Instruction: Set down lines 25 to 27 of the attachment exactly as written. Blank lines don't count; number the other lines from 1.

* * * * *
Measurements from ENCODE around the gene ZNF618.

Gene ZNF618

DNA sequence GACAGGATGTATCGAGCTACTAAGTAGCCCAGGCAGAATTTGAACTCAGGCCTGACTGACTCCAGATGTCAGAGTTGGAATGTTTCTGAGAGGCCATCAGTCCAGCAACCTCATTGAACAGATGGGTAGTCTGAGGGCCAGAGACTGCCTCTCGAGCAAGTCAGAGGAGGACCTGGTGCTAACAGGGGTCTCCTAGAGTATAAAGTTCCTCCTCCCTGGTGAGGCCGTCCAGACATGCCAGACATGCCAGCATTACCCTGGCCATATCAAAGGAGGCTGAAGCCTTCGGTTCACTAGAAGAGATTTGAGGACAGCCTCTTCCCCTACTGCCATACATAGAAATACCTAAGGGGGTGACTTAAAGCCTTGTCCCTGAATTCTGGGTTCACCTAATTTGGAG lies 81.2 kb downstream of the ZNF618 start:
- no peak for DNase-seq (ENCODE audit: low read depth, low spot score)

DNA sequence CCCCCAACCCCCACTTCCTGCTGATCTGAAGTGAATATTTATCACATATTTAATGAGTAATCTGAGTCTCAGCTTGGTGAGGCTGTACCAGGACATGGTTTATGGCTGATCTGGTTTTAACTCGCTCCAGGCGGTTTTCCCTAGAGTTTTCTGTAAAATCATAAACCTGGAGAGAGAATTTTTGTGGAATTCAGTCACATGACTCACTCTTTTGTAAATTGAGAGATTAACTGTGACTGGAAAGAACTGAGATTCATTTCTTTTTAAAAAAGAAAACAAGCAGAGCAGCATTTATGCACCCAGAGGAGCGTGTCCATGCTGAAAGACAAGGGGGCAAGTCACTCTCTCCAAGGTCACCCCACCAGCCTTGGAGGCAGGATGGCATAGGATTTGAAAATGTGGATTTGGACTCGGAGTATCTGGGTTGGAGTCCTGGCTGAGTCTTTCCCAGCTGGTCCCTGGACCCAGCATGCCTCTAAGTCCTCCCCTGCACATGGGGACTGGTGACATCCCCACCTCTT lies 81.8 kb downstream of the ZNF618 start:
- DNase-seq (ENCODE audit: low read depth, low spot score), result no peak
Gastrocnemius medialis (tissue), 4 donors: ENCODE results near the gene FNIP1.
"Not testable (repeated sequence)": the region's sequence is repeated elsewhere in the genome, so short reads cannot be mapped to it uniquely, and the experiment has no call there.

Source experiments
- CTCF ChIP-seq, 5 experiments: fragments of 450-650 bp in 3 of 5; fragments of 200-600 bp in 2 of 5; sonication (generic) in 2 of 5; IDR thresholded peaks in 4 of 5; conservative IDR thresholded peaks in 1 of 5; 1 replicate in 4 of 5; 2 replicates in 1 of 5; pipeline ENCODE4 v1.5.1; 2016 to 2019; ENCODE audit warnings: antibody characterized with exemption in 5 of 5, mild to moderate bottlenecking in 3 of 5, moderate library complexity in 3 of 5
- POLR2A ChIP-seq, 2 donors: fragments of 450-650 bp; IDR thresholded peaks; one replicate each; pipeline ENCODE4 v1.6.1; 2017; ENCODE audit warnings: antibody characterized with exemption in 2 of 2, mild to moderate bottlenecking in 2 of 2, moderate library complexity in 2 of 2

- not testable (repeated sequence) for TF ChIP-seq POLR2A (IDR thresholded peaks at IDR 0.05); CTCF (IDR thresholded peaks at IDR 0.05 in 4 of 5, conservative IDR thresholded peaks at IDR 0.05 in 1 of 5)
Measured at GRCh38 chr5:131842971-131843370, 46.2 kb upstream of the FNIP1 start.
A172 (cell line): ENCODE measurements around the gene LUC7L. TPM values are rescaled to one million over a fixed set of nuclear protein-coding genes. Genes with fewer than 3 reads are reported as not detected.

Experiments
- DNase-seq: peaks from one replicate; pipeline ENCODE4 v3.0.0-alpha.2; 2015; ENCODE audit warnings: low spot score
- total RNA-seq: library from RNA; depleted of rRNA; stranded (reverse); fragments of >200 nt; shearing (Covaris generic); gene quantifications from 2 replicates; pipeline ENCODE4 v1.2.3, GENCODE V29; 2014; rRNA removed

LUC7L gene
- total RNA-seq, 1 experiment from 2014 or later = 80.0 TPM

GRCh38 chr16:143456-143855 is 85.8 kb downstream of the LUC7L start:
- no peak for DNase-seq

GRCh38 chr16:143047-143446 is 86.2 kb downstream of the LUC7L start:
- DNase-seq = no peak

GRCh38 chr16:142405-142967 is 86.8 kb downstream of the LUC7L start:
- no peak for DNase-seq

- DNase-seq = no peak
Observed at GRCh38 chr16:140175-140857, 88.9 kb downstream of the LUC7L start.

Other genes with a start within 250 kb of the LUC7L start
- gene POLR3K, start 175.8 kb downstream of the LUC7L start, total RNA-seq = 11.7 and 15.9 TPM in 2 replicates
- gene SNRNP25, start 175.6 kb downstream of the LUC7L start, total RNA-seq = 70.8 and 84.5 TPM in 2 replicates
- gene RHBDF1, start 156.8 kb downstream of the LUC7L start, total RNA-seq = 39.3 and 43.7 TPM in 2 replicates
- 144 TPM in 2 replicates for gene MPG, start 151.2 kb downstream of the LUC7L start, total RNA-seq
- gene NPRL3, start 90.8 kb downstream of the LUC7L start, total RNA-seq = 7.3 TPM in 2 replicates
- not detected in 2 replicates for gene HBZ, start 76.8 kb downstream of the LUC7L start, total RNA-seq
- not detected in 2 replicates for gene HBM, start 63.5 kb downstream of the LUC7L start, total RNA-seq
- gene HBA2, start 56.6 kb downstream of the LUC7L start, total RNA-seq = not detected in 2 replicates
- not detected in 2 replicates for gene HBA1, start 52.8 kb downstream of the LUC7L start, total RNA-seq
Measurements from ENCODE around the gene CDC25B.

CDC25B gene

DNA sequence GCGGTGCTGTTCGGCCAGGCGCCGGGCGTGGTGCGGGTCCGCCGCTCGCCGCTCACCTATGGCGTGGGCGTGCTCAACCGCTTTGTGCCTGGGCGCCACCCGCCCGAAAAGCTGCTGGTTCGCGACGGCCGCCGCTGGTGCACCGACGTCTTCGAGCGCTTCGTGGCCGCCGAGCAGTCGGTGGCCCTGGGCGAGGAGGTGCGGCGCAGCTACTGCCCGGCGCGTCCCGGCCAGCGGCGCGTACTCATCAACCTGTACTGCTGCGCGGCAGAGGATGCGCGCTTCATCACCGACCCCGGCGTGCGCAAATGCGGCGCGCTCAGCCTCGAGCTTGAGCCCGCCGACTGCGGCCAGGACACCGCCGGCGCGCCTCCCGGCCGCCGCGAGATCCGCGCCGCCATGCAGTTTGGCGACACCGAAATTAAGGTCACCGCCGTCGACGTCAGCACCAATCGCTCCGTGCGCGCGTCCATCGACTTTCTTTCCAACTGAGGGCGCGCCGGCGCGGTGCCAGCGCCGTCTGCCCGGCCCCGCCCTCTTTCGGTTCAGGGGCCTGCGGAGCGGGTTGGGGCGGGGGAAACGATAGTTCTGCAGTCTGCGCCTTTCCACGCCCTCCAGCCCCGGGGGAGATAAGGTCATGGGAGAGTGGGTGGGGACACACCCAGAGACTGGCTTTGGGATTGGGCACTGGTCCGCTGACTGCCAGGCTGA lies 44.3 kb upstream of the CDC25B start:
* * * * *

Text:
- no peak for DNase-seq

- DNase-seq = no peak
Observed at GRCh38 chr16:140175-140857, 88.9 kb downstream of the LUC7L start.